01 April 2008

Damn You, Cineplex Entertainment (An ONEX Corporation)

So, according to Le Devoir, Cineplex Entertainment is blackmailing art house film distributors into helping kill off the network of independent salles parallèles cinemas in rural Quebec. Basically, because K-Films Amérique, a local distributor of foreign and domestic art house fare, has decided to show the forthcoming French film Un baiser s'il vous plaît (which, by the way, is supposed to be quite good) in salles parallèles in Rimouski, Victoriaville and Sept-Îles, in addition to Cineplex locations in Montreal and Quebec City, Cineplex has decided to pull the film. Never mind the fact that they were never going to show this film in those towns anyway (art house films weren't even being shown in towns like that at all until the salles parallèles came about), they just for whatever reason feel they should have exclusive, Quebec-wide rights to any film that they screen in Montreal, even when they themselves do not have any intention of presenting them across Quebec. In the past few months they've also pulled 4 Months, 3 Weeks & 2 Days (last year's Palme d'or at Cannes), as well Up the Yangtze.

Cineplex, and the other mainstream commerical cinemas represented by the Association des propriétaires de salles de cinéma du Québec, claim that the salles parallèles represent unfair competition, because they are partially subsidised by the SODEC. But these are the same mainstream commercial cinemas that refuse to show art house films outside of the major metropolitan areas, and whose refusal to do so led to the creation of the salles parallèles in the first place! When it comes right down to it, the salles parallèles do $600,000 of business a year, versus $450,000,000 for commercial cinemas in Quebec. This competition argument hasn't got a leg to stand on. They just want to kill off all cinéma d'auteur so that the only option remaining for people is to go and see the same Hollywood rubbish they've been forcing down our throats since long before I was born. When I was just on the cusp of my twenties, I graduated from this to this, and there's no way I'm going back now!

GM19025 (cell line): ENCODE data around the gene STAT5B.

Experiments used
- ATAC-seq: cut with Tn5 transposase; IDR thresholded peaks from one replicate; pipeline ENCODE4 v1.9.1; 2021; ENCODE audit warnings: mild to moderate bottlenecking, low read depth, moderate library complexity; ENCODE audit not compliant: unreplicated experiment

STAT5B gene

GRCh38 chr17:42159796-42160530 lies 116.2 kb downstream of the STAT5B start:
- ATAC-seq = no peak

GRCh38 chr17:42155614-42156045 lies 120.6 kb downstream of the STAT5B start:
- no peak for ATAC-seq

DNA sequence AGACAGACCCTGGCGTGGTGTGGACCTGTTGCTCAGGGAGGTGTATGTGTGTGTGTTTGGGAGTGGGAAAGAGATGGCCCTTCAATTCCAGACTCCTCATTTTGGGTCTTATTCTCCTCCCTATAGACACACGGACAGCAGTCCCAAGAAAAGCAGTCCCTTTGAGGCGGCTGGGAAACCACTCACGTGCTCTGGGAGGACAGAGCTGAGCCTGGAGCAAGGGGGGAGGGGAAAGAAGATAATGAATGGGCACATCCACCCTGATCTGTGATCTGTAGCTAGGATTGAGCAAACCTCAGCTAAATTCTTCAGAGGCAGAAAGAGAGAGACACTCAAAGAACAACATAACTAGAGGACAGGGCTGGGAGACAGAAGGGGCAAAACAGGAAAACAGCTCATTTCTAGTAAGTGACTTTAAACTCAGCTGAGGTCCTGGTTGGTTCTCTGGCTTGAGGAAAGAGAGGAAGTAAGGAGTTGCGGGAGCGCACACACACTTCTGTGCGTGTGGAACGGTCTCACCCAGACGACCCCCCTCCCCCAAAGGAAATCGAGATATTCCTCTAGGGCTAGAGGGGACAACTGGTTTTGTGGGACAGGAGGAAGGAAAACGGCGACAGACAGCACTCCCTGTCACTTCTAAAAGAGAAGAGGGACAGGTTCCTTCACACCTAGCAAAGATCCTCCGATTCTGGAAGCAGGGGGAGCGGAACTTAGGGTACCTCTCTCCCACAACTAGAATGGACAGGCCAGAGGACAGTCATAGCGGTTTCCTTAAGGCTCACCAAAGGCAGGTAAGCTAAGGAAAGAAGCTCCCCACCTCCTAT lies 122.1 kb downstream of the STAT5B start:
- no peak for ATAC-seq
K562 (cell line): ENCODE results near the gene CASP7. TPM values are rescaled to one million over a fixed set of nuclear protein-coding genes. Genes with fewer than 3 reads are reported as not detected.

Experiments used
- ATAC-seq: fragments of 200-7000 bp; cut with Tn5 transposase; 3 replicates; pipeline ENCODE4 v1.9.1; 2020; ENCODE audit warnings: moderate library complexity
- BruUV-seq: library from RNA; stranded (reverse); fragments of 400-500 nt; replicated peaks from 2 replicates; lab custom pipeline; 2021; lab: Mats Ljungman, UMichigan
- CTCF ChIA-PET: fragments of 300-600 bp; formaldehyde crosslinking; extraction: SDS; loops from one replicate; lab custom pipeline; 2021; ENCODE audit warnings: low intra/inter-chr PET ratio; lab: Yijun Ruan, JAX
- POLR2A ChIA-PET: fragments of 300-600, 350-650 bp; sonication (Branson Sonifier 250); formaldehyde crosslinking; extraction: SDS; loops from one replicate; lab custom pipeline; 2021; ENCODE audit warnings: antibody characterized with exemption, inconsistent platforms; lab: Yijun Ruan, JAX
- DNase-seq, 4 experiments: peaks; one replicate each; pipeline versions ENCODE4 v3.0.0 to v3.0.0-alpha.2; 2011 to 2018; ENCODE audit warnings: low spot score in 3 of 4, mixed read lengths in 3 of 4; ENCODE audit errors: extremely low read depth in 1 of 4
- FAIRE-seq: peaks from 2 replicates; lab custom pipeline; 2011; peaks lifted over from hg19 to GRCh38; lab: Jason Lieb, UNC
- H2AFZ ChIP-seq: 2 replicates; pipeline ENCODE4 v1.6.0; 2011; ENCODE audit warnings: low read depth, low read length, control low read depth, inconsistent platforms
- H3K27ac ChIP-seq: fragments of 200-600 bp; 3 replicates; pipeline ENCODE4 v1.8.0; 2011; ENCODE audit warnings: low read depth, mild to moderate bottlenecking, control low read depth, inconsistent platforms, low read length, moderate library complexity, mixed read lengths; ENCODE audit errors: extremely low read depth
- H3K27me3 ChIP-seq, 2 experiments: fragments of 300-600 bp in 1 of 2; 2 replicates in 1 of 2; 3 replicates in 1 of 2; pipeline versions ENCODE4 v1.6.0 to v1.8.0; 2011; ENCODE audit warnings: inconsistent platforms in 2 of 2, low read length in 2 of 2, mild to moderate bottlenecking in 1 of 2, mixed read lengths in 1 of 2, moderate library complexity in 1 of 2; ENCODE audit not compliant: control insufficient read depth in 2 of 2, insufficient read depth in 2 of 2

What is wrong with this company, anyway? Notice how they renamed the Paramount Cinema in downtown Montreal the Scotia Bank Cinema? What has Scotia Bank got to do with cinema? No doubt this has more to do with Gerry being on the board of both Scotia Bank and Cineplex (via ONEX) than anything else. He may be a fellow Winnipegger and University of Manitioba old boy, but I'm afraid he's trying to do to the culture of cinema in this country what his wife is doing the culture of books.

Let's just boycott the whole thing, shall we? Independent cinemas like the Cinémathèque, the Globe Cinema and the Park Theatre in Winnipeg, as well as Ex-Centris, Cinéma du Parc, Cinéma Beaubien and the Cinémathèque Québécoise in Montreal are definitely the way to go. Stay away from Chapters/Indigo while you're at it too.

By the way, ridiculous commercial practices such as this give rise to the following comments that find their way into Le Devoir

«Cela veut-il dire que c'est à Toronto qu'on décidera si le cinéma d'auteur pourra être vu en région au Québec?», dénonce M. Dussault.
«C'est Toronto qui applique sa loi, et c'est le public francophone qui écope», a tonné Michel Gagnon.
«Il faut que Québec s'en mêle pour remettre un peu d'ordre dans tout ça. Ce n'est pas Toronto qui doit décider de ce qui va se diffuser au Québec», ajoute M. Gagnon.
which in turn continues to give the rest of Canada (as represented by Toronto) a bad name in Quebec. Thanks a lot Gerry. Well done!